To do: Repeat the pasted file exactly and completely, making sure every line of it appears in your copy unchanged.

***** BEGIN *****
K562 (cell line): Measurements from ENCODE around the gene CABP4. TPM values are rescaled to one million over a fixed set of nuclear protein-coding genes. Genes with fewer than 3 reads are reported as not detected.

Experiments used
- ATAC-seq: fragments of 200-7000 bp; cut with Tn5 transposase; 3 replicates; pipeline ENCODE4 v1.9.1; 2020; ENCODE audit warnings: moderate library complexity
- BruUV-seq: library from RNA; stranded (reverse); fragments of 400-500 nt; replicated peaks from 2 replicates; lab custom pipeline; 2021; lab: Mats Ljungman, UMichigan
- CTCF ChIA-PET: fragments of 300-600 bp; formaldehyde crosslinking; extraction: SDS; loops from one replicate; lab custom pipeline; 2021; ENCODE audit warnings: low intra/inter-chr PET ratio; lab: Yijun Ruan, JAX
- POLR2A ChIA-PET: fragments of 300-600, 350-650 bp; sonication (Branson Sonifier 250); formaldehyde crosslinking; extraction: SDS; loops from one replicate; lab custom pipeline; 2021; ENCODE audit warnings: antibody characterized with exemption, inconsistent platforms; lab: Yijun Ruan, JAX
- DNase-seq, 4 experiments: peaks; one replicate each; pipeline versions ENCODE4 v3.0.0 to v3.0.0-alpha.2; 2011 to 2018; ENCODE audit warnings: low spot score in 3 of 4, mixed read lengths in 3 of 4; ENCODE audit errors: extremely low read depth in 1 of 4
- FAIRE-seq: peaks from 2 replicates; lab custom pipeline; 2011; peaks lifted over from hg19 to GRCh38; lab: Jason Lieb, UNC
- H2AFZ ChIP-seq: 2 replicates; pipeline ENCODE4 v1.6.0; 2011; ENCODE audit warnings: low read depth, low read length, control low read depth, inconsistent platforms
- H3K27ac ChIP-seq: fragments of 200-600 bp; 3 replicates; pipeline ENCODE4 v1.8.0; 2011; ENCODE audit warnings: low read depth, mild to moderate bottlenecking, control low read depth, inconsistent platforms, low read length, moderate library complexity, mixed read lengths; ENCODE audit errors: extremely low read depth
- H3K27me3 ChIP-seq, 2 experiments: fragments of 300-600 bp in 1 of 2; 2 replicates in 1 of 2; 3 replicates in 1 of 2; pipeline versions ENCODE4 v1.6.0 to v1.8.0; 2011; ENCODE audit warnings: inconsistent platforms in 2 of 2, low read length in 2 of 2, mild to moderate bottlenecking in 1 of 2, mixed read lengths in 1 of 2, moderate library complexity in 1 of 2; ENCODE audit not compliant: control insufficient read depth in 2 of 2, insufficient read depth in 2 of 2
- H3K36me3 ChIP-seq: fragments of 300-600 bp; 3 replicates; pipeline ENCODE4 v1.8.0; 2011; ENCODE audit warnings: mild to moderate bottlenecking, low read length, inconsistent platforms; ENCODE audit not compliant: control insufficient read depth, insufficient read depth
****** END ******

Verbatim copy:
K562 (cell line): Measurements from ENCODE around the gene CABP4. TPM values are rescaled to one million over a fixed set of nuclear protein-coding genes. Genes with fewer than 3 reads are reported as not detected.

Experiments used
- ATAC-seq: fragments of 200-7000 bp; cut with Tn5 transposase; 3 replicates; pipeline ENCODE4 v1.9.1; 2020; ENCODE audit warnings: moderate library complexity
- BruUV-seq: library from RNA; stranded (reverse); fragments of 400-500 nt; replicated peaks from 2 replicates; lab custom pipeline; 2021; lab: Mats Ljungman, UMichigan
- CTCF ChIA-PET: fragments of 300-600 bp; formaldehyde crosslinking; extraction: SDS; loops from one replicate; lab custom pipeline; 2021; ENCODE audit warnings: low intra/inter-chr PET ratio; lab: Yijun Ruan, JAX
- POLR2A ChIA-PET: fragments of 300-600, 350-650 bp; sonication (Branson Sonifier 250); formaldehyde crosslinking; extraction: SDS; loops from one replicate; lab custom pipeline; 2021; ENCODE audit warnings: antibody characterized with exemption, inconsistent platforms; lab: Yijun Ruan, JAX
- DNase-seq, 4 experiments: peaks; one replicate each; pipeline versions ENCODE4 v3.0.0 to v3.0.0-alpha.2; 2011 to 2018; ENCODE audit warnings: low spot score in 3 of 4, mixed read lengths in 3 of 4; ENCODE audit errors: extremely low read depth in 1 of 4
- FAIRE-seq: peaks from 2 replicates; lab custom pipeline; 2011; peaks lifted over from hg19 to GRCh38; lab: Jason Lieb, UNC
- H2AFZ ChIP-seq: 2 replicates; pipeline ENCODE4 v1.6.0; 2011; ENCODE audit warnings: low read depth, low read length, control low read depth, inconsistent platforms
- H3K27ac ChIP-seq: fragments of 200-600 bp; 3 replicates; pipeline ENCODE4 v1.8.0; 2011; ENCODE audit warnings: low read depth, mild to moderate bottlenecking, control low read depth, inconsistent platforms, low read length, moderate library complexity, mixed read lengths; ENCODE audit errors: extremely low read depth
- H3K27me3 ChIP-seq, 2 experiments: fragments of 300-600 bp in 1 of 2; 2 replicates in 1 of 2; 3 replicates in 1 of 2; pipeline versions ENCODE4 v1.6.0 to v1.8.0; 2011; ENCODE audit warnings: inconsistent platforms in 2 of 2, low read length in 2 of 2, mild to moderate bottlenecking in 1 of 2, mixed read lengths in 1 of 2, moderate library complexity in 1 of 2; ENCODE audit not compliant: control insufficient read depth in 2 of 2, insufficient read depth in 2 of 2
- H3K36me3 ChIP-seq: fragments of 300-600 bp; 3 replicates; pipeline ENCODE4 v1.8.0; 2011; ENCODE audit warnings: mild to moderate bottlenecking, low read length, inconsistent platforms; ENCODE audit not compliant: control insufficient read depth, insufficient read depth